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Safety Tech Tips:
Safeguard Your Equipment with a Surge Protector

Spring has sprung and along with the flowers and trees blooming we also have thunderstorms blooming! Thunderstorms bring rain, wind, thunder, and lightning. Lightning is a formidable foe of electronic devices. A quick jolt from a power surge can render your most prized electronics useless boxes of spare parts!

Surge Protectors are a definite must for all of your electronic devices.When shopping for surge protectors, you really need to read the label (or the side of the box). That's where you'll find the information you need to make your choice.

Here are four things to look for when buying surge protectors:

  1. First, the clamping voltage. This is the voltage at which the varistor will kick in. Common clamping voltages are 500 volts, 400 volts, and 330 volts. A surge protector with a clamping voltage of 400 volts or 330 volts will give you the best protection.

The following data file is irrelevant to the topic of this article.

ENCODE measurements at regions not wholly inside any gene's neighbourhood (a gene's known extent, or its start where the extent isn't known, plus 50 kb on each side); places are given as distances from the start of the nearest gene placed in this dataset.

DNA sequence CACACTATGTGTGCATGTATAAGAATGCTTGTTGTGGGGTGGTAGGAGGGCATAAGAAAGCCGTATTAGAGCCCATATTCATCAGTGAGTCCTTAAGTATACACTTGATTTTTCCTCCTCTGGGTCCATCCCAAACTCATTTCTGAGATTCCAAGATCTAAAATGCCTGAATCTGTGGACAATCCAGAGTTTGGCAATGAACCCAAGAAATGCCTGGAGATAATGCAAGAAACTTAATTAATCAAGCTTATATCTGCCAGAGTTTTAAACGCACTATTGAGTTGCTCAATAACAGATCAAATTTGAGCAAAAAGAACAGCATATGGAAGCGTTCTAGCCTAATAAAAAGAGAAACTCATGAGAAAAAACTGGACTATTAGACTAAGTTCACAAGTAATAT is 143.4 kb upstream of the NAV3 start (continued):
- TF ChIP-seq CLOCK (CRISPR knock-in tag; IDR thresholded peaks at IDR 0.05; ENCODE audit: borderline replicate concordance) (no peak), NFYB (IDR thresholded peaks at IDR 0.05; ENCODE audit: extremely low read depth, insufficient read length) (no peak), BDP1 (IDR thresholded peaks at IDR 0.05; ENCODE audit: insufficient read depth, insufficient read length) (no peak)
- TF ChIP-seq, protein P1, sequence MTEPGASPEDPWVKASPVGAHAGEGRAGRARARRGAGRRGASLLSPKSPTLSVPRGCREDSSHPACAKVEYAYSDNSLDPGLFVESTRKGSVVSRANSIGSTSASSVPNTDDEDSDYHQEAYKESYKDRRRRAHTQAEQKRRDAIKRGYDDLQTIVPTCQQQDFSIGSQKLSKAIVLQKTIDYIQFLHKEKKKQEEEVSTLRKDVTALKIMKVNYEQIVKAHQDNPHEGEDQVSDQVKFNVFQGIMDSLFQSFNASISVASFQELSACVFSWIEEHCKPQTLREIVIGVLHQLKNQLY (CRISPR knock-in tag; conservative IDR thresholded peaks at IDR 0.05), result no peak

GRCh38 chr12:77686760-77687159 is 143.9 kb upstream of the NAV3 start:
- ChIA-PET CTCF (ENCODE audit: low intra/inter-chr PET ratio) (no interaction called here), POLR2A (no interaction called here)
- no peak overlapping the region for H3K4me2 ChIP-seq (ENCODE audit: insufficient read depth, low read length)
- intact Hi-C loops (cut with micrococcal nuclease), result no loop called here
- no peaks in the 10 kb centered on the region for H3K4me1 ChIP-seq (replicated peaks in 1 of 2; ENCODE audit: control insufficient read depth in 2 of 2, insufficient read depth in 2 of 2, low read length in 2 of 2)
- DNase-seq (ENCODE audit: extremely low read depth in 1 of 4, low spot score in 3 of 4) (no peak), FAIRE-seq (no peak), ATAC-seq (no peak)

2. Consider the response time (also called the clamping response time). This is how quickly the varistor will kick in. Obviously, you want the fastest response time that you can get. Most surge protectors have a response time of a few nanoseconds (billionths of a second). That's pretty fast. But if you want better protection, go with a surge protector that has a response time of a few picoseconds (trillionths of a second).
  3.  Look at the energy absorption and dissipation rating of the surge protector. This is the amount of energy, measured in joules, that the surge protector can handle before it's overloaded. Look for a protector with a minimum rating of 300 to 400 joules. A rating of 600 joules or higher will give you better protection.
  4. Finally, remember the warranty. Things happen, and even really good surge protectors fail. Look for a surge protector with a lifetime warranty and which offers replacements for damaged or destroyed equipment.

One final note. Surge Protectors are not fool-proof. No matter how good it is, a surge protector won't do its job at the exact moment a power surge hits. There's a short delay while the surge

protector kicks in. During that interval, some excess electricity may hit your devices. With any luck the damage will be minimal, but you never can tell.